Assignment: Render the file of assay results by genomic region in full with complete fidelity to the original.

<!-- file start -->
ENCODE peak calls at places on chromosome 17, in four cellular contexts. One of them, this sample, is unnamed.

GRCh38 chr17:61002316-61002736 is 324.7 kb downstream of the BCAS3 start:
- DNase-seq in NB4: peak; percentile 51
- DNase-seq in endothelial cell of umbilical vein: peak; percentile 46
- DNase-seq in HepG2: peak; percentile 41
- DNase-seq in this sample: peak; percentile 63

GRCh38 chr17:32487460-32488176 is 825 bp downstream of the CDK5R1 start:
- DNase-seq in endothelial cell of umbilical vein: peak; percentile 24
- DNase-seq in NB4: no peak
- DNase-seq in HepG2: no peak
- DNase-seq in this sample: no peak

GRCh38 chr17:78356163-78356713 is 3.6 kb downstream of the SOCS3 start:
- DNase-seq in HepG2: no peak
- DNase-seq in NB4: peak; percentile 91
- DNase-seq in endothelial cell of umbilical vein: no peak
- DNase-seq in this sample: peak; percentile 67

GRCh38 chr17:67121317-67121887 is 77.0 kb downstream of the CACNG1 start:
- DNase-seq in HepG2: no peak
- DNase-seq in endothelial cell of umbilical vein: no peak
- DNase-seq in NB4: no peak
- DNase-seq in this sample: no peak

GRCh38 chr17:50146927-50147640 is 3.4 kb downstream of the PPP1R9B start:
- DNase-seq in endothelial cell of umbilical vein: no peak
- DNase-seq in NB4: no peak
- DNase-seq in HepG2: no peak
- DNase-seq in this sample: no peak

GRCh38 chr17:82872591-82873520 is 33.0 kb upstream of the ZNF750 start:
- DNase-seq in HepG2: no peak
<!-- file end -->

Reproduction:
ENCODE peak calls at places on chromosome 17, in four cellular contexts. One of them, this sample, is unnamed.

GRCh38 chr17:61002316-61002736 is 324.7 kb downstream of the BCAS3 start:
- DNase-seq in NB4: peak; percentile 51
- DNase-seq in endothelial cell of umbilical vein: peak; percentile 46
- DNase-seq in HepG2: peak; percentile 41
- DNase-seq in this sample: peak; percentile 63

GRCh38 chr17:32487460-32488176 is 825 bp downstream of the CDK5R1 start:
- DNase-seq in endothelial cell of umbilical vein: peak; percentile 24
- DNase-seq in NB4: no peak
- DNase-seq in HepG2: no peak
- DNase-seq in this sample: no peak

GRCh38 chr17:78356163-78356713 is 3.6 kb downstream of the SOCS3 start:
- DNase-seq in HepG2: no peak
- DNase-seq in NB4: peak; percentile 91
- DNase-seq in endothelial cell of umbilical vein: no peak
- DNase-seq in this sample: peak; percentile 67

GRCh38 chr17:67121317-67121887 is 77.0 kb downstream of the CACNG1 start:
- DNase-seq in HepG2: no peak
- DNase-seq in endothelial cell of umbilical vein: no peak
- DNase-seq in NB4: no peak
- DNase-seq in this sample: no peak

GRCh38 chr17:50146927-50147640 is 3.4 kb downstream of the PPP1R9B start:
- DNase-seq in endothelial cell of umbilical vein: no peak
- DNase-seq in NB4: no peak
- DNase-seq in HepG2: no peak
- DNase-seq in this sample: no peak

GRCh38 chr17:82872591-82873520 is 33.0 kb upstream of the ZNF750 start:
- DNase-seq in HepG2: no peak